Sustainable use and maintenance of agricultural soils are important for maintaining long-term agricultural productivity and environmental quality. These issues are especially important in Cerro Punta, known as the breadbasket of Panama, which is experiencing severe erosion. While current practices and agrochemical usage damage soil health and function over time, application of organic material improves soil physic-chemical properties such as nutrient and total organic carbon (TOC) content. Bokashi, a fermented organic soil amendment with effective microorganisms (EM), is thought to be especially beneficial due to its ability to augment populations of soil microbes, which deliver plant-available nutrients to crops and improve pest resistance. Since bokashi should contribute to the buildup of organic carbon in soils and increase soil microbial biomass, soils with bokashi are expected to be higher in TOC than soils without bokashi. However, little research has been done on the effects of bokashi under field conditions or its use in the tropics, and little is known about its effects in Cerro Punta. The purpose of this study is to compare TOC content in soils with and without bokashi and to examine farmers’ perceptions regarding bokashi’s effectiveness in terms of soil fertility and pest control in Cerro Punta. Soil samples were collected from fields with and without bokashi and were analyzed for TOC content. Interviews provided background regarding agrochemical and organic matter application history as well as farmers’ perceptions of soil fertility and pest control. This study found significantly higher TOC values for soils with bokashi than soils with other common organic amendments. While bokashi users did not describe difficulties with pests or fertility less frequently than other growers, all bokashi users did perceive benefits in terms of fertility and / or pest control. These findings indicate that bokashi application may correspond to greater productivity and increased soil microbe populations, in turn fostering pest control and long-term soil health. Further research regarding the effects of bokashi use in Cerro Punta as well as other intensively farmed areas is recommended.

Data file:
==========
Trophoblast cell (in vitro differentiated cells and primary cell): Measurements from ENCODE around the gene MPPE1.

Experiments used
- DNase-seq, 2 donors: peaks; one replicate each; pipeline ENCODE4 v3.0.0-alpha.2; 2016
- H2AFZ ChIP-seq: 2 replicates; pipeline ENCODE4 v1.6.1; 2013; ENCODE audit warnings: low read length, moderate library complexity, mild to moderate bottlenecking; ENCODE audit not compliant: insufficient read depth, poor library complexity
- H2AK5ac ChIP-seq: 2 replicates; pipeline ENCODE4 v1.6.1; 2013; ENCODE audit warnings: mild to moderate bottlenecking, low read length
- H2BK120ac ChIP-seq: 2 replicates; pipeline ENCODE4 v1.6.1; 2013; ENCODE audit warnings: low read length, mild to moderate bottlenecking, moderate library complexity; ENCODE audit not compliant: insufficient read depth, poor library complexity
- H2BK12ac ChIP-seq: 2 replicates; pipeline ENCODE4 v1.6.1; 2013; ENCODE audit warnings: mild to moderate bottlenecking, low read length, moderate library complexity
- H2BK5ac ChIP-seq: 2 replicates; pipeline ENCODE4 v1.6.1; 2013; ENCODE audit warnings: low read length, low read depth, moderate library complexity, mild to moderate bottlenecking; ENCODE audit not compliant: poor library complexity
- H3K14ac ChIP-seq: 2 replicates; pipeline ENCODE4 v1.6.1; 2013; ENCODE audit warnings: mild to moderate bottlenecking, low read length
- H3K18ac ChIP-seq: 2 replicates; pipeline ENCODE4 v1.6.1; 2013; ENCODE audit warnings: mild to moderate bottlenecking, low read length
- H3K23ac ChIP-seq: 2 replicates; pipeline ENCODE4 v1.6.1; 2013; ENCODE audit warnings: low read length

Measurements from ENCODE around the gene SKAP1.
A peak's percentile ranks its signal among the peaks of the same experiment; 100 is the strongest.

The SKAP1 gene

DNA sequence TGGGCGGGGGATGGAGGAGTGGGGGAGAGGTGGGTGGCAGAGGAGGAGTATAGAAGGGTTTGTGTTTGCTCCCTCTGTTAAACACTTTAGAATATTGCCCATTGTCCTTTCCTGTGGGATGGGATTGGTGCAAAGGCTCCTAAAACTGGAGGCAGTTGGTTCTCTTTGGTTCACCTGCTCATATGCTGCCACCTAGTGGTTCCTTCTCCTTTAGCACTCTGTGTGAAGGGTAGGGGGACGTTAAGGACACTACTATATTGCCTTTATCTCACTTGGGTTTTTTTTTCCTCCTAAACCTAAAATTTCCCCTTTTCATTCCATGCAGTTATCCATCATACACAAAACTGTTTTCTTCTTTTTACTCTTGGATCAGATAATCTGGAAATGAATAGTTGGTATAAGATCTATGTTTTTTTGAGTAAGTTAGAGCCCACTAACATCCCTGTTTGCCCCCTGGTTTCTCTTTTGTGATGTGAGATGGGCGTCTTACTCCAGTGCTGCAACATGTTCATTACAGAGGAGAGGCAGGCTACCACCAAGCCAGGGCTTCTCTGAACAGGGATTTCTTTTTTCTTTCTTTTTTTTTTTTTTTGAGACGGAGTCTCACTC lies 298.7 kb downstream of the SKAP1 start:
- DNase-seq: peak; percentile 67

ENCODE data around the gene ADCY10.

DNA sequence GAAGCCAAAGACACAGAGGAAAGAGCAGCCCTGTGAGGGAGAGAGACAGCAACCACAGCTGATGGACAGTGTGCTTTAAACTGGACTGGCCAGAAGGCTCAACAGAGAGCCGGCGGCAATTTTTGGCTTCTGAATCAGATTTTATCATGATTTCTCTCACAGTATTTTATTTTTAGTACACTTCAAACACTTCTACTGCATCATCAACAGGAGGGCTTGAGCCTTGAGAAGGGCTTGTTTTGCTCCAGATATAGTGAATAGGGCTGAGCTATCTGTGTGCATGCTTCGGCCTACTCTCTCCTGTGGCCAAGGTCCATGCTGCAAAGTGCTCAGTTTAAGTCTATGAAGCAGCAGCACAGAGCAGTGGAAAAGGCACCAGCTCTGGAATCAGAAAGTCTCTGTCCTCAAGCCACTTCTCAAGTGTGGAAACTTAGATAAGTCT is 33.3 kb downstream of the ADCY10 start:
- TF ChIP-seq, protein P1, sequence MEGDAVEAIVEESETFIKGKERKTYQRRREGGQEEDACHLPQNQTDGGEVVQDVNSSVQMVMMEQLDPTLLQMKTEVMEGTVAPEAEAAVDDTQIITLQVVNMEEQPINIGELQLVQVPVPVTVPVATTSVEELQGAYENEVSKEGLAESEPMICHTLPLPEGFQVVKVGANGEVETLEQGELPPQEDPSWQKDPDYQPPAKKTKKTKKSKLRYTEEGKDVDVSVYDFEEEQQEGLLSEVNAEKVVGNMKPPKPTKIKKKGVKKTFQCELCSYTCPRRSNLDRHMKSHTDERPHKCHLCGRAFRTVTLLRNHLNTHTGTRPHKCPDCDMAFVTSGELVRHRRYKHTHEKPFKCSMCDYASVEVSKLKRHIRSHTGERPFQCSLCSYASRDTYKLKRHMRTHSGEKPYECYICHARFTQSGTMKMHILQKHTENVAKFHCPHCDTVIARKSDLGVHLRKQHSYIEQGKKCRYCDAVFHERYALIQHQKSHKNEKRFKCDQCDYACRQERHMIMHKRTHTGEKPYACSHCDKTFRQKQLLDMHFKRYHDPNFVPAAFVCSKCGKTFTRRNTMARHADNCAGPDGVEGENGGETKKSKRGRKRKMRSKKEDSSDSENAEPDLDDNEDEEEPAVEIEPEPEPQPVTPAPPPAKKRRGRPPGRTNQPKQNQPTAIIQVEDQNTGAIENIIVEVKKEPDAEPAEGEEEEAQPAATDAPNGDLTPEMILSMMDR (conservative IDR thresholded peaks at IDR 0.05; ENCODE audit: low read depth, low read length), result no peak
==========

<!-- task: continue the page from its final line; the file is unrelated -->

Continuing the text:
Agricultural Science | Agriculture | Agronomy and Crop Sciences | Community-Based Research | Environmental Health | Food Chemistry | Latin American Studies | Life Sciences | Other Pharmacology, Toxicology and Environmental Health | Other Plant Sciences | Plant Sciences
Searson, Emma, "Soil total organic carbon and farmers’ perceptions associated with bokashi application in Cerro Punta, Panama" (2015). Independent Study Project (ISP) Collection. 2144.
Agricultural Science Commons, Agriculture Commons, Agronomy and Crop Sciences Commons, Community-Based Research Commons, Environmental Health Commons, Food Chemistry Commons, Latin American Studies Commons, Other Pharmacology, Toxicology and Environmental Health Commons, Other Plant Sciences Commons